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The next few months will be exciting ones for family planning providers as two new contraceptive methods, the contraceptive vaginal ring and the birth control patch, are set to hit pharmacy shelves.
The first half of 2002 is the projected entry date for the Ortho Evra transdermal contraceptive from Ortho-McNeil Pharmaceutical of Raritan, NJ, according to Kellie McLaughlin, director of global pharmaceutical communications for New Brunswick, NJ-based Johnson & Johnson, Ortho-McNeil’s parent company.
Organon of West Orange, NJ, anticipates the launch of the NuvaRing combined contraceptive vaginal ring by July 2002, says Nancy Alexander, PhD, Organon’s director of contraception.
There are some fast facts that providers will need to know to incorporate these methods in their practices.
The NuvaRing and the Ortho Evra offer the convenience of effective birth control in a nonpill form, which may be desirable for those patients who have trouble with daily pill-taking. Cost for both methods is expected to be comparable to that of oral contraceptives.
The Ortho Evra is a thin, beige patch that delivers continuous levels of the progestin norelgestromin and the estrogen ethinyl estradiol through the skin and into the bloodstream. It is worn for one week at a time and is replaced on the same day of the week for three consecutive weeks. The fourth week is patch-free.
The NuvaRing is a small, flexible, transparent ring that releases a continuous low dose of the progestin etonogestrel and ethinyl estradiol. It is inserted in the vagina, where it remains for three weeks, and then is removed for one week. (Get in-depth information on the NuvaRing; read the Contraceptive Technology Reports "The Vaginal Contraceptive Ring — Efficacy, Caution, and Instructions" inserted in the February 2002 issue of CTU.)
McLaughlin suggests including the following talking points about Ortho Evra in your contraceptive options discussion:
Patch systems are widely used and efficient methods for delivering a variety of drugs and hormones, notes McLaughlin. While Ortho Evra represents the first contraceptive transdermal system, other medications that are available in patch form include hormone replacement therapy, smoking cessation, motion sickness treatment, chronic pain alleviation, hypertension treatment, and angina prophylaxis.
A hormone-releasing vaginal ring has been used for hormone replacement therapy, but the NuvaRing represents the first contraceptive vaginal ring. It has an outer diameter of 2 inches and a cross-sectional diameter of 1/8 inch. Women can easily insert and remove NuvaRing by using their fingers to press the sides of the ring together and gently push it into or remove it from the vagina. The exact positioning of the NuvaRing within the vagina is not critical for it to work since it is not a barrier contraceptive; therefore, it cannot be incorrectly inserted. Although some women may be aware of the ring in the vagina, most women do not feel it once it is in place.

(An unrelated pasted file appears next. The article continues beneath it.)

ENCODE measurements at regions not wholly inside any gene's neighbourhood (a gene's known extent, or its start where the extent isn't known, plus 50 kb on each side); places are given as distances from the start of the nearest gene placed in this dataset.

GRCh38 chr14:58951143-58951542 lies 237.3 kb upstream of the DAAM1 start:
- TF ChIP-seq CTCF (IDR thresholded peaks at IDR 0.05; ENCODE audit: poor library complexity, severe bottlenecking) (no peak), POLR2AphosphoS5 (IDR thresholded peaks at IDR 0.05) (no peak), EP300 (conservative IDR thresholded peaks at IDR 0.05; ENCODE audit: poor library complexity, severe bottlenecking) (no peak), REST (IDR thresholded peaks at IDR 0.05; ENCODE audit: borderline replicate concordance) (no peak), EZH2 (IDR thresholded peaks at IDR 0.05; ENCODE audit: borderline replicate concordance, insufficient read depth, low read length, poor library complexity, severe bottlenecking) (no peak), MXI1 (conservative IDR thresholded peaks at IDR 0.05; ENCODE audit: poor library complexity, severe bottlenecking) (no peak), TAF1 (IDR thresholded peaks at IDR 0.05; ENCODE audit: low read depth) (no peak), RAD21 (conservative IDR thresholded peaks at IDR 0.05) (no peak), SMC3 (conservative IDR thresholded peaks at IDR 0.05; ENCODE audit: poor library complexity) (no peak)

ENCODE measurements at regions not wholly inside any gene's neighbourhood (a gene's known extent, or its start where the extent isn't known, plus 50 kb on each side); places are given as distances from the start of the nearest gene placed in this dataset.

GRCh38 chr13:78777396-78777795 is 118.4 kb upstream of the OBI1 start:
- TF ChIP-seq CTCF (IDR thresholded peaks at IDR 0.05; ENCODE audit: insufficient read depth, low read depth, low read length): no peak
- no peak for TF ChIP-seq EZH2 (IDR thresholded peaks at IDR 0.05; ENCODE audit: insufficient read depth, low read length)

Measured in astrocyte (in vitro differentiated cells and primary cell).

A variety of tools, such as brochures, posters, and other printed materials, will be made available to clinicians once Ortho Evra and the NuvaRing are launched. Until materials are ready, providers and consumers are directed to product web sites, www.orthoevra.com and www.nuvaring.com.
About 7,000 health care providers have had the opportunity to provide a small number of patients with free NuvaRings up until the official product launch, reports Alexander. The Premier Program has proven successful in introducing the new method; however, enrollment now is closed, says Alexander.
Samples, whether medicated or not, can be used as effective teaching tools in the office when introducing new methods, says Andrew Kaunitz, MD, professor and assistant chair in the obstetrics and gynecology department at the University of Florida Health Science Center/Jacksonville.
With a transdermal system, Kaunitz works with the patient by allowing her to apply a patch and ask questions about the method. With the vaginal ring, his routine is to insert a ring in the office. He then allows the medical assistant to remain in the exam room with the patient to review inserting and removing the ring until the patient reaches a comfort level with the method.
"Hopefully, wide availability of sample patches and rings will facilitate this approach to patient education regarding these important new contraceptives," states Kaunitz.